while endeavoring to join his troops at Five Forks, ran across two Federal soldiers. Upon demanding their surrender, they shot him down and then retreated. His body was brought back to Petersburg by his faithful courier, General Gibbons so informed General Wilcox at Appomattox. and the country's mourning was proportionate to her need of him, and her high estimate of his skilful generalship. Our consolation was that he was saved the pang of Appomattox. General Lee now telegraphed President Davis, that he could no longer hold the lines of Petersburg, and would leave them at night, and that this would necessitate the evacuation of Richmond. The enemy kept up an incessant fire upon the lines all day, and made many unsuccessful assaults, ceasing his efforts only at nightfall. At twelve o'clock that night, the last man and the last gun of the brave army that had defended the lines of Petersburg for a twelvemonth passed over the pontoon bridge and the retreat began that ended
Varina Davis, Jefferson Davis: Ex-President of the Confederate States of America, A Memoir by his Wife, Volume 2, Chapter 58: the President's account of the evacuation of Richmond. (search)
sident's account of the evacuation of Richmond. I give Mr. Davis's story of the evacuation of Richmond in his own words. General Lee's army. Upon his arrival at Danville, President Davis wrote to Mrs. Davis as follows: Danville, Va., April Mrs. Davis as follows: Danville, Va., April 5, 1865. I have in vain sought to get into communication with General Lee, and have postponed writing in the hope that until those of the army are better developed. From President Davis to Mrs. Davis. Danville, Va., April 6, 1865. In mMrs. Davis. Danville, Va., April 6, 1865. In my letter of yesterday I gave you all of my prospects which could now be told, not having heard from General Lee, and having ircumstantial character as to confirm these reports. How Mr. Davis bore defeat is best described by the following letter, written by Mr. Davis's faithful friend, M. H. Clarke, whose opportunities of knowing the President were better than those of aneat trial. Clarksville, Tenn., October 6, 1890. My Dear Mrs. Davis: The history of his country is indissolubly woven wit
al Lee, some time afterward, the latter said, This accounts for the energy of the enemy's pursuit. The first day after we left the lines he seemed to be entirely at sea with regard to our movements, after that, though I never worked so hard in my life to withdraw our armies in safety, he displayed more energy, skill, and judgment in his movements than I ever knew him to display before. In requesting the above statement from General G. W. C. Lee, Major Walthall, then at Beauvoir with Mr. Davis, wrote him as follows: Besides its bearing in other respects, it may possibly throw some light upon the yet unexplained failure of General Lee's request for supplies at Amelia Court House, to reach the President or the War Department. It seems to be certain that neither the President, Secretary of War, Quarter-Master-General, nor Commissary-General ever received the requisition. Colonels Taylor and Marshall (of General Lee's staff) both remember that it was well understood that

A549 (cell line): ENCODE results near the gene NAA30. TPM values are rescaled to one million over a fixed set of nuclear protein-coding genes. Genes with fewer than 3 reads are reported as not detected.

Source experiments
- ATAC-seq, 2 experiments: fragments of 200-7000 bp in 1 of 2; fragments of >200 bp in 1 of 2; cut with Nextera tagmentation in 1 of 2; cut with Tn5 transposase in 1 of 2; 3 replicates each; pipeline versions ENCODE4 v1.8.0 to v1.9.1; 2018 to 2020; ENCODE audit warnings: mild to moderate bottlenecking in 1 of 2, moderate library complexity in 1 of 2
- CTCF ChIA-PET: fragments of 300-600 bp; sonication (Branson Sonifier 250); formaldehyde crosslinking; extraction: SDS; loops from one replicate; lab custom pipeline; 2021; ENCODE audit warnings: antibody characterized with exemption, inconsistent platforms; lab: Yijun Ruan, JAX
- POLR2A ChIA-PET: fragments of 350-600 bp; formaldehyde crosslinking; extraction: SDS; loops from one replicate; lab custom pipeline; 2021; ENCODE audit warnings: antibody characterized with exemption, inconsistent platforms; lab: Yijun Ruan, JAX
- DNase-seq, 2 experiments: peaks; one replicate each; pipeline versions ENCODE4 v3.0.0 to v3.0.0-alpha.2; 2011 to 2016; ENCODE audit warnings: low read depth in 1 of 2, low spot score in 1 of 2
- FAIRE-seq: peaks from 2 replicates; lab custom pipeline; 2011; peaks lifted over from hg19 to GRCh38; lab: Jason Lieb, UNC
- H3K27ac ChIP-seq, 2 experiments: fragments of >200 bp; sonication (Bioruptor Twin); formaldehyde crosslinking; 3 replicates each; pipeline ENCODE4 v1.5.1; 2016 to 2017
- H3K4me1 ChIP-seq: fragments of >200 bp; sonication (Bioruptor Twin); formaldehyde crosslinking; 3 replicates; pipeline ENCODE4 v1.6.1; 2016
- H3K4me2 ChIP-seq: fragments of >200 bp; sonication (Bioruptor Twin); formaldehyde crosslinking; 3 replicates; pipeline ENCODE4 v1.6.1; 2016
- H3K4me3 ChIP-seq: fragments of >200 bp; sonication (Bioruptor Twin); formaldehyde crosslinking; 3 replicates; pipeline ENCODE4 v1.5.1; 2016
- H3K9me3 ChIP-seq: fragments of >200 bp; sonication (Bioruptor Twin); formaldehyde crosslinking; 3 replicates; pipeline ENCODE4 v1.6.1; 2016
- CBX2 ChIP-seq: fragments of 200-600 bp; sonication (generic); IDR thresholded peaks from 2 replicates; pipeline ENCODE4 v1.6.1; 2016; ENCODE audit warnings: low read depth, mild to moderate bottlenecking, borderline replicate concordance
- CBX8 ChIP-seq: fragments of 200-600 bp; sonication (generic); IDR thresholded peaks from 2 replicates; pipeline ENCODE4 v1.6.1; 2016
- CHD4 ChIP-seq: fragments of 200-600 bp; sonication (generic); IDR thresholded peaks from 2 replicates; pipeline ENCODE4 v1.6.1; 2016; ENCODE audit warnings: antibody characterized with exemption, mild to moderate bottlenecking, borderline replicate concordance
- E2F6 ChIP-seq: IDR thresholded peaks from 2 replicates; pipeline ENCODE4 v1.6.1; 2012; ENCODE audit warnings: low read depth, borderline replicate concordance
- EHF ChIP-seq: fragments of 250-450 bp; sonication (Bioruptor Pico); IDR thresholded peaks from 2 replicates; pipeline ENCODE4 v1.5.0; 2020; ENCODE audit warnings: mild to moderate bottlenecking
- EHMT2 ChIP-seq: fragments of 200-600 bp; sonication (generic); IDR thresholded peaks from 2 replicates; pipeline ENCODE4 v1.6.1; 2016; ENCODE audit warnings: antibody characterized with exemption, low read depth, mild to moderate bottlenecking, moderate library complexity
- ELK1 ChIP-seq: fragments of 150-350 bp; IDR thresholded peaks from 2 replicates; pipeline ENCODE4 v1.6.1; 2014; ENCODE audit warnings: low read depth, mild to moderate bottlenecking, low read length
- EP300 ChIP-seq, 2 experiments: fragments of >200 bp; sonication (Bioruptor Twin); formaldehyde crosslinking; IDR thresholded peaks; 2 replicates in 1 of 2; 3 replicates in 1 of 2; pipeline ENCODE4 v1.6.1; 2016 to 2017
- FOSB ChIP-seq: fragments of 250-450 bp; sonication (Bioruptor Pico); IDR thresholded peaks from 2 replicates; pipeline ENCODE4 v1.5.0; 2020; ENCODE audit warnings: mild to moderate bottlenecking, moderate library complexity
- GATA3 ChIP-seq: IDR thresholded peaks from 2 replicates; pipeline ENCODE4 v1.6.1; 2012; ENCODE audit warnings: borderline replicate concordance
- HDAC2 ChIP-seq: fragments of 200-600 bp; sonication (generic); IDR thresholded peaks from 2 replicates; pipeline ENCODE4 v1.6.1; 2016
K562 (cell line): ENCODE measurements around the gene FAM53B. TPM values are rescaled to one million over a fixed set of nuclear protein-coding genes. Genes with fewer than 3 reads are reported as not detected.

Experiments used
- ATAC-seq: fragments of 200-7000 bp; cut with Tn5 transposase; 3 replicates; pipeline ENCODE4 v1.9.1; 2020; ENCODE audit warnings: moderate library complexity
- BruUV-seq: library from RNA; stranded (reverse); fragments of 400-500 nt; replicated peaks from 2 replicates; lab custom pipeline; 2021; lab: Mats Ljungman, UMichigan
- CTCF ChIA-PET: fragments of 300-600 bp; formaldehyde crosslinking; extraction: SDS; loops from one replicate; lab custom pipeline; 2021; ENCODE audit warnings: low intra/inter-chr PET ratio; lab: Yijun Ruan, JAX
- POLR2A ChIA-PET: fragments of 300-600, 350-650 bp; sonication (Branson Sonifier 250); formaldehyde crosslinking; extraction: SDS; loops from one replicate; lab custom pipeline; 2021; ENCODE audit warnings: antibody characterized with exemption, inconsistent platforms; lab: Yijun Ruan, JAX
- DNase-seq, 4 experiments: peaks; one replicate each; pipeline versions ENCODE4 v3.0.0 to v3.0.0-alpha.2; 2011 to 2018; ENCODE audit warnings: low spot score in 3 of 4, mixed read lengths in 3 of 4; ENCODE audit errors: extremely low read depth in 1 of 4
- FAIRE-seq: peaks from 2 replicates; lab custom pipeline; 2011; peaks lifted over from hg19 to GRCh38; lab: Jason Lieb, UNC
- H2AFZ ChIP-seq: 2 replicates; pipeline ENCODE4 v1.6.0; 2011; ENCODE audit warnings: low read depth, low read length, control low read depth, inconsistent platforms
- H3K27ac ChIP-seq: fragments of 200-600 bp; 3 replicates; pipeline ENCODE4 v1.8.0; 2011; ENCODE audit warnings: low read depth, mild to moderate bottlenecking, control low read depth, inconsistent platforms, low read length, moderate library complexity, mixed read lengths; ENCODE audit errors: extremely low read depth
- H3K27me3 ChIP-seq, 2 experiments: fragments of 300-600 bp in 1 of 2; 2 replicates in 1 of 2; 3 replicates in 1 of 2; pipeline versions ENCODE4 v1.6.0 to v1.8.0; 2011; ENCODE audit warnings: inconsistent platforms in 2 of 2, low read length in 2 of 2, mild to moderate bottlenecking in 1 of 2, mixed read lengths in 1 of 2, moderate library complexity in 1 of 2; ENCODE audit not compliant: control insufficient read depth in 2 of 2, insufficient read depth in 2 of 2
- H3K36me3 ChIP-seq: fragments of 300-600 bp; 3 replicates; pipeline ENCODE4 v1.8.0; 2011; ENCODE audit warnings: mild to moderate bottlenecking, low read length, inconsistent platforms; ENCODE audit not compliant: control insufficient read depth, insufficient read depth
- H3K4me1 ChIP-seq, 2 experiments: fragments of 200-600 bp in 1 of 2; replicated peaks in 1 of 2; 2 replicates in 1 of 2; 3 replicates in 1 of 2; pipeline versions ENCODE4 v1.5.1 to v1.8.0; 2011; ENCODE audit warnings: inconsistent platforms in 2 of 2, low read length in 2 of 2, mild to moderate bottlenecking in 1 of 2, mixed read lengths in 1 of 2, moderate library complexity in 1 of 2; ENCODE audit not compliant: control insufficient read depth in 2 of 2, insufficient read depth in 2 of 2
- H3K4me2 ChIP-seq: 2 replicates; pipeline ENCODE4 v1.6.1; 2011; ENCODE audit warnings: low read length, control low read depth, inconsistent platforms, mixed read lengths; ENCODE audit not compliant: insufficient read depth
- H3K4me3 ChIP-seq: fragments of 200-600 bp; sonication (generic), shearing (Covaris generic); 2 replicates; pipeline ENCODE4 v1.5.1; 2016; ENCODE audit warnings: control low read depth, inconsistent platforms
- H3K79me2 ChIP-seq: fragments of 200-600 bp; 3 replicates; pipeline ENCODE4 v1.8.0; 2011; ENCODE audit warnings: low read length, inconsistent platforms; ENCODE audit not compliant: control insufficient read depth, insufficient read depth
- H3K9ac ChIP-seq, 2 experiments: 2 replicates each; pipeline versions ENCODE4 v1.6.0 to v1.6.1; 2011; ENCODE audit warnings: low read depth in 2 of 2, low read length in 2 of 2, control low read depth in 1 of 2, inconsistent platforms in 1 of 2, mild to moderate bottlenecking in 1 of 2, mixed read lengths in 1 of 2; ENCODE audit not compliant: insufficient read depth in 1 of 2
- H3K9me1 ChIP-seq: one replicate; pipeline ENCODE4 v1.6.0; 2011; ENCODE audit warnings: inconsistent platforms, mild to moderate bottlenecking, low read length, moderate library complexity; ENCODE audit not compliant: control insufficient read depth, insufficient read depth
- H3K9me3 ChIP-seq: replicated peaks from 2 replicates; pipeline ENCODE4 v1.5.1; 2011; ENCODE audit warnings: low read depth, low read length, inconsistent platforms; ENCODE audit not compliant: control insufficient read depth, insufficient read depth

ed to take rest only did so because promoted and ordered elsewhere; the Hamptons, Kershaw, Hugers, Ramseur, M. C. Butler, Bee, Bonham, Bartow, Drayton, the Prestons, Dick Anderson, Jenkins, and Stephen D. Lee, commander of artillery in Virginia and corps commander in the Army of Tennessee, a body of fine gentlemen who illustrated the proverbial daring of their class. She also gave Colonel Lucius B. Northrop, a gallant soldier of the old army, and one who, as Commissary General, possessed Mr. Davis's confidence unto the end of our struggle. North Carolina sent Pettigrew, who commanded Heth's division in the charge at Gettysburg, wounded there, he lost his life before recrossing the Potomac; and D. H. Hill, Holmes, Hoke, Pender, Cooke, Ransom, Lane, Scales, Green, Daniel, and the roll of honor stretches out a shining list as I gaze into the past. When shall their glory fade? Texas gave us Albert Sidney Johnston, and Gregg, Robertson, William old tige whom his soldiers loved Ca